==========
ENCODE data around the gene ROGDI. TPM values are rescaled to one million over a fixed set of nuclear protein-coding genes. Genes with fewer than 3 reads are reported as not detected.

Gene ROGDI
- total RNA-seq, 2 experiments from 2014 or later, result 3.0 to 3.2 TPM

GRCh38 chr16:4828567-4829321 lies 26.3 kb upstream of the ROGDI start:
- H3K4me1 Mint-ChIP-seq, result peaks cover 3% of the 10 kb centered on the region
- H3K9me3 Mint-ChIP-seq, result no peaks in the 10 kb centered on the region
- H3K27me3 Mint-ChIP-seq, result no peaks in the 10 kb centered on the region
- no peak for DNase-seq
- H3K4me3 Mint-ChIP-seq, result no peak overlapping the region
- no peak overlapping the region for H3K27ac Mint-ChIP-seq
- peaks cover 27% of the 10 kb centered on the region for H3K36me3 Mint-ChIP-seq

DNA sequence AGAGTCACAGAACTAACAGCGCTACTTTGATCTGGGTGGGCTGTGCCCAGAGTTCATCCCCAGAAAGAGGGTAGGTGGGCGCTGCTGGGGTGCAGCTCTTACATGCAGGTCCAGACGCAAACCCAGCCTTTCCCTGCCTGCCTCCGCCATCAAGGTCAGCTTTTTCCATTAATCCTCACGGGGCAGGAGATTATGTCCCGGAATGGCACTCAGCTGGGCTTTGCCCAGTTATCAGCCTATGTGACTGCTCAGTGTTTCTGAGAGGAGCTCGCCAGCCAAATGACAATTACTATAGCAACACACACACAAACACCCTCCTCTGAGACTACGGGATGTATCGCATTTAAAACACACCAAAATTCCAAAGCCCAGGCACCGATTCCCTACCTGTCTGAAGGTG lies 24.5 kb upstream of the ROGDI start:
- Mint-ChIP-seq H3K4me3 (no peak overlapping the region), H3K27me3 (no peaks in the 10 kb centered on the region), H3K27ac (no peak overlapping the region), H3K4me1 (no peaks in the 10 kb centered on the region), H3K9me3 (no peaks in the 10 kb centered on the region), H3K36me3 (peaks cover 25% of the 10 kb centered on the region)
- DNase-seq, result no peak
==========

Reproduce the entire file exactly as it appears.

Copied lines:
ENCODE data around the gene ROGDI. TPM values are rescaled to one million over a fixed set of nuclear protein-coding genes. Genes with fewer than 3 reads are reported as not detected.

Gene ROGDI
- total RNA-seq, 2 experiments from 2014 or later, result 3.0 to 3.2 TPM

GRCh38 chr16:4828567-4829321 lies 26.3 kb upstream of the ROGDI start:
- H3K4me1 Mint-ChIP-seq, result peaks cover 3% of the 10 kb centered on the region
- H3K9me3 Mint-ChIP-seq, result no peaks in the 10 kb centered on the region
- H3K27me3 Mint-ChIP-seq, result no peaks in the 10 kb centered on the region
- no peak for DNase-seq
- H3K4me3 Mint-ChIP-seq, result no peak overlapping the region
- no peak overlapping the region for H3K27ac Mint-ChIP-seq
- peaks cover 27% of the 10 kb centered on the region for H3K36me3 Mint-ChIP-seq

DNA sequence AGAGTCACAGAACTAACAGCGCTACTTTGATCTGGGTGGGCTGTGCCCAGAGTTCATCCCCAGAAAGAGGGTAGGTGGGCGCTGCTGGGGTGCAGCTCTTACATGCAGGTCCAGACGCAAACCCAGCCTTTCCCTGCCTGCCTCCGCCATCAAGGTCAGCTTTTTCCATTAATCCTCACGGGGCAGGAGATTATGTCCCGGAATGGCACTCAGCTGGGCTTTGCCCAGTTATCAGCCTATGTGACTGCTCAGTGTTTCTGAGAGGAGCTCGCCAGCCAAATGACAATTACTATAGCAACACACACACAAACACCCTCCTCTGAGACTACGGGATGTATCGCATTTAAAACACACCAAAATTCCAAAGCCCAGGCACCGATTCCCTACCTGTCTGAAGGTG lies 24.5 kb upstream of the ROGDI start:
- Mint-ChIP-seq H3K4me3 (no peak overlapping the region), H3K27me3 (no peaks in the 10 kb centered on the region), H3K27ac (no peak overlapping the region), H3K4me1 (no peaks in the 10 kb centered on the region), H3K9me3 (no peaks in the 10 kb centered on the region), H3K36me3 (peaks cover 25% of the 10 kb centered on the region)
- DNase-seq, result no peak